from The American Heritage® Dictionary of the English Language, 4th Edition
- n. A firm, uncompromising policy or position.
from Wiktionary, Creative Commons Attribution/Share-Alike License
- n. A firm stance or policy on which one will not compromise
from WordNet 3.0 Copyright 2006 by Princeton University. All rights reserved.
- n. a firm and uncompromising stance or position
Sorry, no etymologies found.
Liannan’s red hair curled around Alan’s shoulders like bloody tendrils, seeking, trying to wrap around him and bring him closer even as she sighed and melted against the hard line of his body.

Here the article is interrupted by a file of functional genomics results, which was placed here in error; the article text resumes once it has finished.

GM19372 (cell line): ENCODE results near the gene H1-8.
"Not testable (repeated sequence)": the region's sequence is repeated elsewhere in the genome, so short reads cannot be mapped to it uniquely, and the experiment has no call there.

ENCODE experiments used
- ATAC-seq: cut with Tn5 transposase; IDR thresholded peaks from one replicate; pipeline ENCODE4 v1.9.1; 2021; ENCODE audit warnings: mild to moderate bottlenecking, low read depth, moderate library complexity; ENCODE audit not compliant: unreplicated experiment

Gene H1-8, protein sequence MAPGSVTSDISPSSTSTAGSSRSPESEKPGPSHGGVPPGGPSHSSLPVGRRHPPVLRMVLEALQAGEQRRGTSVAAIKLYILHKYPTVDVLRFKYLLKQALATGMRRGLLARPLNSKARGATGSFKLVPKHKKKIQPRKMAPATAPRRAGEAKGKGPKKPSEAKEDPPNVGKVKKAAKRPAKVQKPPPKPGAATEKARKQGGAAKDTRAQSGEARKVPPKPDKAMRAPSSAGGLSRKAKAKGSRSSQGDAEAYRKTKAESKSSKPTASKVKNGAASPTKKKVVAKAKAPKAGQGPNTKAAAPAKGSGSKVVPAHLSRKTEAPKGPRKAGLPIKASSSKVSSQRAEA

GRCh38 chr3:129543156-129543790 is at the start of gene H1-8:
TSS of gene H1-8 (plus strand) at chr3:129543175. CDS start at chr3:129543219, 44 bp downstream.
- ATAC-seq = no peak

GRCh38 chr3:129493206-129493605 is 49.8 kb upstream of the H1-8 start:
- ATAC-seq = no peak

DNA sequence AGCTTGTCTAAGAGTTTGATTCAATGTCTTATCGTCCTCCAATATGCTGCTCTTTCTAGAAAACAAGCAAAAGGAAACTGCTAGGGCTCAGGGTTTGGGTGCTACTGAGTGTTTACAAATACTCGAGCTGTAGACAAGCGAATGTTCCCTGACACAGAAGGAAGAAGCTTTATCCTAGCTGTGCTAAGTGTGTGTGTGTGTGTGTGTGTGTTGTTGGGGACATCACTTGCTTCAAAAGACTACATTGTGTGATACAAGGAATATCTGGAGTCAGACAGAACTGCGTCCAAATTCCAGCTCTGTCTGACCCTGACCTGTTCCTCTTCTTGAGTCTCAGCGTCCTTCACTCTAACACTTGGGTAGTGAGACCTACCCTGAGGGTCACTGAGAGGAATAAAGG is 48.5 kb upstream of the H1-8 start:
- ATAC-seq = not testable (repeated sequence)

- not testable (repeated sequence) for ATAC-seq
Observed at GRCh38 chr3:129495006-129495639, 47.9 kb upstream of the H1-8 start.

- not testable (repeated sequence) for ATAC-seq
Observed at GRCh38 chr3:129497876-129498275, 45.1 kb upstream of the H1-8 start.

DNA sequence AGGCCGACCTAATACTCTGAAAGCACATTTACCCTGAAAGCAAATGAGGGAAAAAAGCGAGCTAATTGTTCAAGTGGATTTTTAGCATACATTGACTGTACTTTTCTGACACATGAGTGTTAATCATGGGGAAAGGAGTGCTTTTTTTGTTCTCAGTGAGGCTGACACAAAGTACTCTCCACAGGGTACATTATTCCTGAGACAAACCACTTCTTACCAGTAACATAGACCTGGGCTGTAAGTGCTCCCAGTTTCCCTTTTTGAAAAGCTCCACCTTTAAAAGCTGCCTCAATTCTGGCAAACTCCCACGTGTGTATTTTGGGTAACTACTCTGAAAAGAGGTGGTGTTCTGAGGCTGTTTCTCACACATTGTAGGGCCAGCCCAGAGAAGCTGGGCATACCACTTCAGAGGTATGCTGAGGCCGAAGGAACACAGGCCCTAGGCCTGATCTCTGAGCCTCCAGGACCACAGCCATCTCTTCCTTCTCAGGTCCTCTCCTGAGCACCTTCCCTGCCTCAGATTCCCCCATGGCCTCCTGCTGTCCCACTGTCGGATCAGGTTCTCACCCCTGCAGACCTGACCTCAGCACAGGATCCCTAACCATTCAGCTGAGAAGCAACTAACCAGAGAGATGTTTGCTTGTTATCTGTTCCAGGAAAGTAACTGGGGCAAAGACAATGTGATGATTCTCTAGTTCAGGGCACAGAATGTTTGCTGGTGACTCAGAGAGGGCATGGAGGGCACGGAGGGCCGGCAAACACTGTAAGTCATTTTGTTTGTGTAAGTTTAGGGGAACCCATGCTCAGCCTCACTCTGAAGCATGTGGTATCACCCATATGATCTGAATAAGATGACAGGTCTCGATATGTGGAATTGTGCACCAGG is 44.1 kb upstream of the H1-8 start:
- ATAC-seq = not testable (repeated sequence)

Weinberger would still seek to enforce a hard line in U.S. negotiating positions, but McFarlane, sensing that Reagan favored Shultzs more accommodating approach, succeeded in tilting policy in States directionhelped in part by an interagency process that was effectively State-driven, even if nominally NSC-led.
Nadia Alper chose not to pursue this hard line of questioning.
Any attempt by the UUP to move "leftwards" (as an aside I find the designation of hard line unionism as right wing and its opposite left wing irritating and inaccurate but it is a useful shorthand) resulted in segments of unionism moving towards the DUP or else the UUP splitting and moving back rightwards.
Maybe the honest Lundies could be more hard line than the dishonest ones.
Her eyes, which were of an odd colour, a brownish-green with a hard line round the irises, regarded him with positive excitement.